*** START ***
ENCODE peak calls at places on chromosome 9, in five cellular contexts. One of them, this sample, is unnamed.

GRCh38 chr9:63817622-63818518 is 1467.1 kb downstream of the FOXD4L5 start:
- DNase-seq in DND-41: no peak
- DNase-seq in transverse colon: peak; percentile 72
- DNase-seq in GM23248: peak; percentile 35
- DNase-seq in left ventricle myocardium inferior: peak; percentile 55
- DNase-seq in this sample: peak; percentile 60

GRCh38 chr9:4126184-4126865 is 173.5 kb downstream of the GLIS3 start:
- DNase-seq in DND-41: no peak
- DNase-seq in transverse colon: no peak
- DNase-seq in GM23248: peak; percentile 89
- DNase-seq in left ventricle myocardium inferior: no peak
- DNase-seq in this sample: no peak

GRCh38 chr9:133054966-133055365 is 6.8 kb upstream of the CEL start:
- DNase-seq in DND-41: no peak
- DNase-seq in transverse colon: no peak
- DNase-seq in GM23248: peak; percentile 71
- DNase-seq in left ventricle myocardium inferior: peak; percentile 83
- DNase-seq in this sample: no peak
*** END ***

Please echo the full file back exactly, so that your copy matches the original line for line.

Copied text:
ENCODE peak calls at places on chromosome 9, in five cellular contexts. One of them, this sample, is unnamed.

GRCh38 chr9:63817622-63818518 is 1467.1 kb downstream of the FOXD4L5 start:
- DNase-seq in DND-41: no peak
- DNase-seq in transverse colon: peak; percentile 72
- DNase-seq in GM23248: peak; percentile 35
- DNase-seq in left ventricle myocardium inferior: peak; percentile 55
- DNase-seq in this sample: peak; percentile 60

GRCh38 chr9:4126184-4126865 is 173.5 kb downstream of the GLIS3 start:
- DNase-seq in DND-41: no peak
- DNase-seq in transverse colon: no peak
- DNase-seq in GM23248: peak; percentile 89
- DNase-seq in left ventricle myocardium inferior: no peak
- DNase-seq in this sample: no peak

GRCh38 chr9:133054966-133055365 is 6.8 kb upstream of the CEL start:
- DNase-seq in DND-41: no peak
- DNase-seq in transverse colon: no peak
- DNase-seq in GM23248: peak; percentile 71
- DNase-seq in left ventricle myocardium inferior: peak; percentile 83
- DNase-seq in this sample: no peak